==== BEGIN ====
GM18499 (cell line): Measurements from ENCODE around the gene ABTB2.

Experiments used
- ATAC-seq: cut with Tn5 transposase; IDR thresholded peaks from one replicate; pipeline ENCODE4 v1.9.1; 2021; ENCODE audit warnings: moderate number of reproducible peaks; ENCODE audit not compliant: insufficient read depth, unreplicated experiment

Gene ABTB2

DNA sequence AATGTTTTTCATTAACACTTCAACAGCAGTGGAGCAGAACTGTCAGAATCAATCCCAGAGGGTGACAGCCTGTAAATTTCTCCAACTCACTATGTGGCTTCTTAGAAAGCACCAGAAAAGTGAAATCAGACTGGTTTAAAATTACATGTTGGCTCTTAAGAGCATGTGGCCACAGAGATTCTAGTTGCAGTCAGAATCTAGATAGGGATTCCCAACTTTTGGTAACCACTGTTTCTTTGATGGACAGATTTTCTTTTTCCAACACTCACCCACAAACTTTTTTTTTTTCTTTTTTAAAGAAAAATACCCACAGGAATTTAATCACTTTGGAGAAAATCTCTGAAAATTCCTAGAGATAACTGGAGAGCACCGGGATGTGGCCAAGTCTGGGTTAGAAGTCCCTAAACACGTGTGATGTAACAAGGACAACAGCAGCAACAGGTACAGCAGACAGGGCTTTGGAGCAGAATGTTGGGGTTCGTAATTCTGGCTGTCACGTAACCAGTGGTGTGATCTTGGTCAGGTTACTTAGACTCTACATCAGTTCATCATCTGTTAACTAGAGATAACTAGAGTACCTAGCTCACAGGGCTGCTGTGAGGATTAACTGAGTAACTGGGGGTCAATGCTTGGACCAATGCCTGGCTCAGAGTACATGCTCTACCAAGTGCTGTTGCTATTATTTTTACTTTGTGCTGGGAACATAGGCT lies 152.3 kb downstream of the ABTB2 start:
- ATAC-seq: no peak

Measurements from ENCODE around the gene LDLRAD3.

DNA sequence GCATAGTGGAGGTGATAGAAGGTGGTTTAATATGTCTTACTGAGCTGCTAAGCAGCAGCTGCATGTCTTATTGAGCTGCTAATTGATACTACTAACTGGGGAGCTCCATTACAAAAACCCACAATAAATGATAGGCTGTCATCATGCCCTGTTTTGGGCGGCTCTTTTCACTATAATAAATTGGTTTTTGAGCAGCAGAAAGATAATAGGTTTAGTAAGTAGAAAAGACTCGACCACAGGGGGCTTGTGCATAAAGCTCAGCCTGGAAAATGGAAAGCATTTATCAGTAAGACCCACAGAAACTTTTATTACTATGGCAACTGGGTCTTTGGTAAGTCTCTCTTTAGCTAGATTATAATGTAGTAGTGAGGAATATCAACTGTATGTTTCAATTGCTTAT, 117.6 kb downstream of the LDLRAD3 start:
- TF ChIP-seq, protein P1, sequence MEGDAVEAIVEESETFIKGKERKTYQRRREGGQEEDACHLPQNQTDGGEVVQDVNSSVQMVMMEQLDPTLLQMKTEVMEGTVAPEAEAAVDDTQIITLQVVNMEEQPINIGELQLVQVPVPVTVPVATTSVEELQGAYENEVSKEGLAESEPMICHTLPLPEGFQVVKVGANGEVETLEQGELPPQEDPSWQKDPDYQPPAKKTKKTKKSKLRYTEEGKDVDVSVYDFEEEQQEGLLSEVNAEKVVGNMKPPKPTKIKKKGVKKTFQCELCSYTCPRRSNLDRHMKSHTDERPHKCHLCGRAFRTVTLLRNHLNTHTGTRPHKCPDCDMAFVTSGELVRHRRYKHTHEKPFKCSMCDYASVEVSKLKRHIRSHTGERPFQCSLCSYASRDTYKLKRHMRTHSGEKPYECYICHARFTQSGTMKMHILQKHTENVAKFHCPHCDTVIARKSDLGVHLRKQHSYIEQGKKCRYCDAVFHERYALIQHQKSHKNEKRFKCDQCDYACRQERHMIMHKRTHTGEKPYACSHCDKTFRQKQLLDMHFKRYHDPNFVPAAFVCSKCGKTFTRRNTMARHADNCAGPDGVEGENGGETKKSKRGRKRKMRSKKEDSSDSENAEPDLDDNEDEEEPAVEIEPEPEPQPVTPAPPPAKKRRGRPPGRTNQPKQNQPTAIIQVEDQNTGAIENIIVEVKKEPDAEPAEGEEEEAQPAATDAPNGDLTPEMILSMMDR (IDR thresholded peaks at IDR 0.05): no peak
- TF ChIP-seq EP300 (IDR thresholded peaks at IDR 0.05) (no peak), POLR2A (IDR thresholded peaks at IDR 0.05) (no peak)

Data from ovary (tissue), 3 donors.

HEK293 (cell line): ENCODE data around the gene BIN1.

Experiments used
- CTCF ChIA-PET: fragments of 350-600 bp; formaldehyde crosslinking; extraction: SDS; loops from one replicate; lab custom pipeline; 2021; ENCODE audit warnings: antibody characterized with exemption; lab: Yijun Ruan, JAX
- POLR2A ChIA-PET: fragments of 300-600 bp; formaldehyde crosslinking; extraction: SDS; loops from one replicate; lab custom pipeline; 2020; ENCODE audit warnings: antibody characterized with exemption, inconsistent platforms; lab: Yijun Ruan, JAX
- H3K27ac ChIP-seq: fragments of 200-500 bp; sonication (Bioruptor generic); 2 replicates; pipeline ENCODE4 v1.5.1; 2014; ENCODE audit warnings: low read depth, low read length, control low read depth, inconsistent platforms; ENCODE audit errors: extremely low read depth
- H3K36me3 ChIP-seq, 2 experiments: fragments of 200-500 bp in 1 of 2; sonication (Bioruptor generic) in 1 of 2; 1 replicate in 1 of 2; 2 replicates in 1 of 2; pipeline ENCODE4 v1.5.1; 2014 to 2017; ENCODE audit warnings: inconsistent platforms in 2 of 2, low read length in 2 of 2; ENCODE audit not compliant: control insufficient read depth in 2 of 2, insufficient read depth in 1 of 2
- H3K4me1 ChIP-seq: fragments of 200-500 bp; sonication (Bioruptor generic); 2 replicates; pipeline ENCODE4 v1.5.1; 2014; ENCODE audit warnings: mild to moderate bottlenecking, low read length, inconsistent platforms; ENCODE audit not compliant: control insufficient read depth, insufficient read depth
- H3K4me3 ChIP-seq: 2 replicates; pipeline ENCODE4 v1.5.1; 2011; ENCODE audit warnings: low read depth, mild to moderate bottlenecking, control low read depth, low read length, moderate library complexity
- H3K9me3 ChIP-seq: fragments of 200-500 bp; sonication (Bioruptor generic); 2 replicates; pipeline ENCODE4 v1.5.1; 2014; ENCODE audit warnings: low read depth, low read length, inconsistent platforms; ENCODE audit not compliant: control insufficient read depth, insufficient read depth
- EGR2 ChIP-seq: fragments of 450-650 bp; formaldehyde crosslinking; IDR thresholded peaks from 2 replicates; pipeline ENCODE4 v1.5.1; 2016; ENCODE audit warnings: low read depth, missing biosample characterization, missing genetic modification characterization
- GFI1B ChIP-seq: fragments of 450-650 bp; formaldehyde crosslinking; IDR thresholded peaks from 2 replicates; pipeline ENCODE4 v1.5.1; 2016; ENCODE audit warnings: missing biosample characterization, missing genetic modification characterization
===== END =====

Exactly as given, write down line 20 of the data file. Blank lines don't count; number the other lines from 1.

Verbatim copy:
- H3K9me3 ChIP-seq: fragments of 200-500 bp; sonication (Bioruptor generic); 2 replicates; pipeline ENCODE4 v1.5.1; 2014; ENCODE audit warnings: low read depth, low read length, inconsistent platforms; ENCODE audit not compliant: control insufficient read depth, insufficient read depth